LA DA's Race 2020

George Gascón & Jackie Lacey Will Now Face Each Other in November to See Who Will Be LA County’s Next DA

Celeste Fremon
Written by Celeste Fremon

As of Friday night, March 20, approximately 34,328 LA County ballots still remain to be counted, yet when it comes to the first part of the race for district attorney…the waiting is now over.

The result is that two-term Los Angeles County DA, Jackie Lacey, will battle George Gascón, the former DA of San Francisco (and former chief of two police departments, and once second-in-command at the LAPD), to find out who will lead the LA County District Attorney’s’ office into the future.

Jackie Lacey, two-term District Attorney of Los Angeles County

With 863,303 votes, Lacey came close to having the necessary 50 percent plus one to win outright without a runoff.

But, save for the very first count that was released on election night, Lacey has continued to drift farther away from that magic percentage, with her slice of the pie getting smaller with each ballot tally, if only by a sliver.

Today, Friday, Lacey had 48.71 percent of the vote—which means that it is no longer possible to get the percentage that she needs to end the race at the primary level.

George Gascón, Former San Francisco District Attorney, former Mesa, AZ Chief of Police, former Chief of SFPD, former 1st Assistant Chief of LAPD

Gascón, who has remained in second place throughout the contest, now has 499,182 votes, totaling 28.20 percent of the ballots cast in the race.

Lacey’s other challenger, former public defender Rachel Rossi, has 23.09 percent or 408,689 votes.

This means that 51.29 percent of LA County voters marked 907,871 ballots for someone other than Lacey.

“A majority of Angelenos rejected the status-quo in favor of a modern system of justice,” said Gascón in a statement released shortly after the count became public.

“Over the next 228 days, our mission will be to convince every voter that healthier, safer communities are a product of leaders willing to lean on data and science. We can no longer afford-either socially or economically-for our barometer of justice to simply revolve around punishment.”

Rachel Rossi, former public defender serving in L.A.’s state and federal courts

While not qualifying to advance to the next step of the race, Rossi too put out her own statement. “I am humbled that over 400,000 Los Angeles County voters made me their choice for L.A. County District Attorney,” she wrote. “While we didn’t qualify for the runoff, we are still victorious today. Our campaign allowed L.A. to dream bigger”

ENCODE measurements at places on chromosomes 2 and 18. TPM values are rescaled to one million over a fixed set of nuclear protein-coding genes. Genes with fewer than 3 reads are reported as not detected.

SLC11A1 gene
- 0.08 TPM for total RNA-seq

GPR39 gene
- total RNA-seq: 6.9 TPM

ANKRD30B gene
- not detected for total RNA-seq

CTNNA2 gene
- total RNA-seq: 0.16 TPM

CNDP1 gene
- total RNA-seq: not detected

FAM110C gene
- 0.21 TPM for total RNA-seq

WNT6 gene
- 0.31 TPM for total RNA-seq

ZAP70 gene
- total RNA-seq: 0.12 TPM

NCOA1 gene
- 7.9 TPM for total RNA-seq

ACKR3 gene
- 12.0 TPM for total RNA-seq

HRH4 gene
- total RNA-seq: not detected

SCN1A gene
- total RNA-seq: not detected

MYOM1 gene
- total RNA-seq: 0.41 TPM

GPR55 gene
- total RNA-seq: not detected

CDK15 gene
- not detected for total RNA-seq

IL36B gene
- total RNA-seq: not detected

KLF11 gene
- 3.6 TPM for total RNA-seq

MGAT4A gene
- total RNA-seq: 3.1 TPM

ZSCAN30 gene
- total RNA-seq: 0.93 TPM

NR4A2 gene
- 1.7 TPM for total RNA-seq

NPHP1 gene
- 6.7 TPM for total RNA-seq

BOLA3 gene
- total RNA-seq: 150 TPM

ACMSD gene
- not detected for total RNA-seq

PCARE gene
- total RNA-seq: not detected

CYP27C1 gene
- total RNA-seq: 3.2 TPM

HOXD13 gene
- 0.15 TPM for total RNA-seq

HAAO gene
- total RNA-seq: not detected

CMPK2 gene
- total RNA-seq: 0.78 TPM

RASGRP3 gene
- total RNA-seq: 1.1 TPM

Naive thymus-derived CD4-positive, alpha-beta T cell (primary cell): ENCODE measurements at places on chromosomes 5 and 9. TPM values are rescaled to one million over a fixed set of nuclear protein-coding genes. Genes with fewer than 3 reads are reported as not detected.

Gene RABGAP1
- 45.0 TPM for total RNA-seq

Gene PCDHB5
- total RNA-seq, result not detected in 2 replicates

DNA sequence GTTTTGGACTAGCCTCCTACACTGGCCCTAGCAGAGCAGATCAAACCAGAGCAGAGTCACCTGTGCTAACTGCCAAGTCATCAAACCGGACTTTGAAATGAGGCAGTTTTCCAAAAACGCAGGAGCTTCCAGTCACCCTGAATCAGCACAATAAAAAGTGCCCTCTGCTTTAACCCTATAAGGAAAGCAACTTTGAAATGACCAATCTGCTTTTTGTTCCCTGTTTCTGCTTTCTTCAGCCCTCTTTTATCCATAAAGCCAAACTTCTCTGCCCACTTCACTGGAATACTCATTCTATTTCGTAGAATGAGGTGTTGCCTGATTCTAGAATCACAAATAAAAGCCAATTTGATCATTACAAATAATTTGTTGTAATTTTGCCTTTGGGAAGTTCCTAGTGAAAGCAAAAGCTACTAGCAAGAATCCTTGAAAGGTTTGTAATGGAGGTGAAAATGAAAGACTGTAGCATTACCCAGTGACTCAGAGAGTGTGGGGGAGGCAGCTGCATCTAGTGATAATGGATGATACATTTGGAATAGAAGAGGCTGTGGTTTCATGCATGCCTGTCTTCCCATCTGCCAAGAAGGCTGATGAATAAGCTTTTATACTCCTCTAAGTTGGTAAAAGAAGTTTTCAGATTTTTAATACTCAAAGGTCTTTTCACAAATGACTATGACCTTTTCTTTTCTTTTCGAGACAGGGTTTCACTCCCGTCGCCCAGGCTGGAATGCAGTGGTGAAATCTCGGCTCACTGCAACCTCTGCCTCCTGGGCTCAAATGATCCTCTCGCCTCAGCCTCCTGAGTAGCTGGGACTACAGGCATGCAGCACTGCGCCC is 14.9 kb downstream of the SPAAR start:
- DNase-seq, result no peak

In her statement, Lacey references the global emergency that LA County, along with the rest of the nation, finds itself facing.  ““In these uncertain times of global crisis,” she said, “it’s all the more important that we have a real conversation about keeping our community safe, and I look forward to continuing that conversation in November.”


  • Important point to ponder: 51.29% of the electorate voted against Lacey. If that figure holds Gascon will be our new D.A. in November.

  • Interesting indeed, especially when one ponders the differences between the Rossi & Gascon camps–not much discernible here; they all pretty much espouse the same thing.

    Looks like Gascon is going to be our next D.A.

  • Given the current covid emergency I believe the results of this election will be a moot point as far as predicting the election in November. It’s going to be interesting to see if L.A. looses some if it’s enthusiasm for progressive politics.

  • A couple things about the COVID-19 emergency:

    1. Most people who get it recover; most people with bad outcomes–the ones who die–are mostly elderly with separate underlying medical problems.

    2. Though there is as yet no treatment for coronavirus top scientists are working feverishly to rectify that problem; it’s just a matter of time before a viable treatment is found.

    3. Though it is deeply contagious it looks like appropriate steps have been taken to contain the contagion; we’ll see May 1st, when the containment is scheduled to be lifted.

    UPSHOT: all of this will pass & fade into a hopefully distant memory & November will yield a by-the-seatpants election.

  • Let’s keep it real, folks. Lacey will win in November easily. Her 48.71% of the vote is her starting point, and she only has to siphon off a very small portion of Rossi’s votes. Gascon, on the other hand, needs virtually 98% of Rossi’s votes, which is extremely unlikely. Anyone who voted for Lacey will vote for her again, period. Can’t say the same for the Gascon/Rossi combo, and there will be defections in that camp.

  • Different dynamics entirely. McD suffered defections, no union support, while Villanueva was able to assemble a winning coalition. I don’t see Gascon doing that, IMO.

  • Keep Dreaming: I disagree. You don’t think Gascon can energize the same “progressive forces” that elected AV? SEIU? Los Angeles Democratic Party? BLM and their offshoots? There is also a split inside the DAs Office. 51% of the voters didnt vote for Lacey. Time will tell but I think Lacey is most definitely vulnerable. LA could easily become SF and we all know how that worked out.

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